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continued WINTER 2018

D I V I S I O N O F C O N T I N U I N G E D U C AT I O N · S C H O O L O F V I S U A L A R T S

C R E AT E / C O N N E C T/ C O M M U N I T Y

Kevin O’Callaghan N  MAESTRO OF REINVENTION  N

Artist and 3D designer Kevin O’Callaghan has lived many lives at the School of Visual Arts, engaging in near every capacity. From matriculated undergrad to creator and chair of the 3D Design program and teaching across several departments, he is a true citizen of the College. With a mind far beyond disciplinary boundaries, his realm is one of reinvention. continued on page 4 v

WHAT’S IN SIDE

3

NE WS “Art and Activism” featuring Steve Brodner, Ed Woodham and Nancy Giles held at SVA Theatre.

6

IN THE CL A S SROOM Students experiment with a 1980’s printing technology at SVA’s RisoLAB.

8

SPECIAL PROGR AMS Review of “Astral America” exhibition of four Summer Residency alumni.

9

DEPARTMENT PROFILE Debbie Millman, writer, designer and SVA chair, on teaching branding.

11

ALUMNUS PROFILE Vietnam veteran John Melillo reinvents himself as an artist.

by Sarah Grass


TO CONTINUE S T A R T

HERE Which Course Is Right for Me?

Continuing Education Information Sessions

These information sessions are offered to the general public free of charge. Seating is given on a first-come, first-served basis.

INTERIOR DESIGN

ADVERTISING

Monday, January 8 6:30 – 8:30pm 136 West 21st Street, Room 418F MODERATOR : John Rea

COMPUTER ART, COMPUTER ANIMATION AND VISUAL EFFECTS Thursday, January 11 6:30 – 8:30pm 133/141 West 21st Street, Room 301C MODERATOR : Deanna De Maglie

DESIGN

Tuesday, January 9 6:30 – 8:30pm 209 East 23rd Street, Room 311 MODERATOR : Sue Walsh

FILM, VIDEO AND ANIMATION Wednesday, January 10 6:30 – 8:30pm 209 East 23rd Street, Room 502 MODERATOR : Valerie Smaldone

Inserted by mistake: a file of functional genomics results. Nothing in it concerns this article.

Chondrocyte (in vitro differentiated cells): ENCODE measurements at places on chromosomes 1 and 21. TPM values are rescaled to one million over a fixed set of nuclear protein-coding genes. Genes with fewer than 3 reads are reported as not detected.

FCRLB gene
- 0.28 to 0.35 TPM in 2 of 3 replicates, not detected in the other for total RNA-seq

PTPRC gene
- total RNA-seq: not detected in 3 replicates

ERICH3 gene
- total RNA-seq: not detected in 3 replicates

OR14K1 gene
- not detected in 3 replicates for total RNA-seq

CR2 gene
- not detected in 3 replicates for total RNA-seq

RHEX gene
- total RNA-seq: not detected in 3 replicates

FINE ARTS: DRAWING, PAINTING, SCULPTURE AND PRINTMAKING Wednesday, January 3 6:30 – 8:30pm 133/141 West 21st Street, Room 602C MODERATOR : Steve DeFrank

ILLUSTRATION AND CARTOONING

Thursday, January 11 6:30 – 8:30pm 209 East 23rd Street, Room 311 MODERATOR : Jason Little

Wednesday, January 10 6:30 – 8:30pm 133/141 West 21st Street, Room 1104C MODERATOR : Lucas Thorpe

PHOTOGRAPHY

Thursday, January 4 6:30 – 8:30pm 214 East 21st Street, Room 205A MODERATOR : Keren Moscovitch

VISIBLE FUTURES LAB Wednesday, January 10 6:00 – 8:00pm 132 West 21st Street, 7th floor MODERATOR : John Heida

VISUAL NARRATIVE

Monday, January 8 6:30 – 8:30pm 136 West 21st Street, 11th floor MODERATOR : Panayiotis Terzis


Nir Arieli

S VA C O N T I N U I N G E D U C AT I O N N E W S

FROM THE

EXECUTIVE DIRECTOR

Reinvention. The term itself evokes a feeling of excitement and action, producing an energetic force. Typically, when a new year dawns, we all resolve to change stagnant behaviors and improve our lives. I am proud to say that in this issue of ContinuEd, we will address many different types of reinvention. As executive director of the Division of Continuing Education at the School of Visual Arts, I often encounter professionals who express interest in taking a course or two, but complain that there is not enough time in their already harried lives to add yet another thing “to do.” Although I understand it may seem daunting and stressful, especially for mid-career professionals, continued learning is essential for anyone who aspires to remain in the workforce to stay current, relevant and engaged. Let’s face it, the way we do business has changed. The environment in companies has changed. And, the workforce has changed. In order to be marketable, whether seeking advancement in your current job, or looking for a new one, remaining open to learning new skills and technologies is not only preferred, in many cases, it is mandatory. Reinvention at any stage of life is more than possible. It helps to keep our minds creative, skills fresh and our work fulfilling. Embracing new technologies, networking with others and having a presence on social media platforms like Facebook, LinkedIn or Twitter are critical ways to stay current professionally. We’ve heard students say that they choose to take continuing education courses because they wish to further their skills in their current careers, are looking to learn new ones to embark upon a new path, seeking a community of like-minded individuals, or want to, as one student put it, “crack open the mold of my mind.” Some individuals want to shake up their lives, or just want to learn something fun. Whatever your reason, I invite you to browse through our more than 400 courses at sva.edu/ce. I am certain you will find a subject that intrigues you and that will become a catalyst to your personal or professional reinvention.